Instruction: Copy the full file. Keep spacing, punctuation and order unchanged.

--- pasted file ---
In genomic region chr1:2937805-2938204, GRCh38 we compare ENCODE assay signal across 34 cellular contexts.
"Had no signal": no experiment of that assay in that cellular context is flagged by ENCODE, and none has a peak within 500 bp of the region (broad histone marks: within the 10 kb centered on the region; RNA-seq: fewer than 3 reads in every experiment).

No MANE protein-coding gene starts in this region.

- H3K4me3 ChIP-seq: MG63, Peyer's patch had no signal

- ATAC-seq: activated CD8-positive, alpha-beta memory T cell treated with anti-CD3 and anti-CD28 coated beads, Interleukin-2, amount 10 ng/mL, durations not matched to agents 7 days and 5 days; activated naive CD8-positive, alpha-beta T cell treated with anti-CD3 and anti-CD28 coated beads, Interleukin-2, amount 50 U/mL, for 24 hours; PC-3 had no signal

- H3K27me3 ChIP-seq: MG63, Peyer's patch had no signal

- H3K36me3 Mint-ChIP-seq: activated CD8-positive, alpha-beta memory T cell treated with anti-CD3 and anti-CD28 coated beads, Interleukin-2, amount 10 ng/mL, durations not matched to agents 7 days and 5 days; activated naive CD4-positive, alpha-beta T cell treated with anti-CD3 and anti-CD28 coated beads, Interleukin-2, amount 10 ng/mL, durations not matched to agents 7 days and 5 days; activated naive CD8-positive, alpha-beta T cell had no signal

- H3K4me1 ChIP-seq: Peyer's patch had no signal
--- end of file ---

In genomic region chr1:2937805-2938204, GRCh38 we compare ENCODE assay signal across 34 cellular contexts.
"Had no signal": no experiment of that assay in that cellular context is flagged by ENCODE, and none has a peak within 500 bp of the region (broad histone marks: within the 10 kb centered on the region; RNA-seq: fewer than 3 reads in every experiment).

No MANE protein-coding gene starts in this region.

- H3K4me3 ChIP-seq: MG63, Peyer's patch had no signal

- ATAC-seq: activated CD8-positive, alpha-beta memory T cell treated with anti-CD3 and anti-CD28 coated beads, Interleukin-2, amount 10 ng/mL, durations not matched to agents 7 days and 5 days; activated naive CD8-positive, alpha-beta T cell treated with anti-CD3 and anti-CD28 coated beads, Interleukin-2, amount 50 U/mL, for 24 hours; PC-3 had no signal

- H3K27me3 ChIP-seq: MG63, Peyer's patch had no signal

- H3K36me3 Mint-ChIP-seq: activated CD8-positive, alpha-beta memory T cell treated with anti-CD3 and anti-CD28 coated beads, Interleukin-2, amount 10 ng/mL, durations not matched to agents 7 days and 5 days; activated naive CD4-positive, alpha-beta T cell treated with anti-CD3 and anti-CD28 coated beads, Interleukin-2, amount 10 ng/mL, durations not matched to agents 7 days and 5 days; activated naive CD8-positive, alpha-beta T cell had no signal

- H3K4me1 ChIP-seq: Peyer's patch had no signal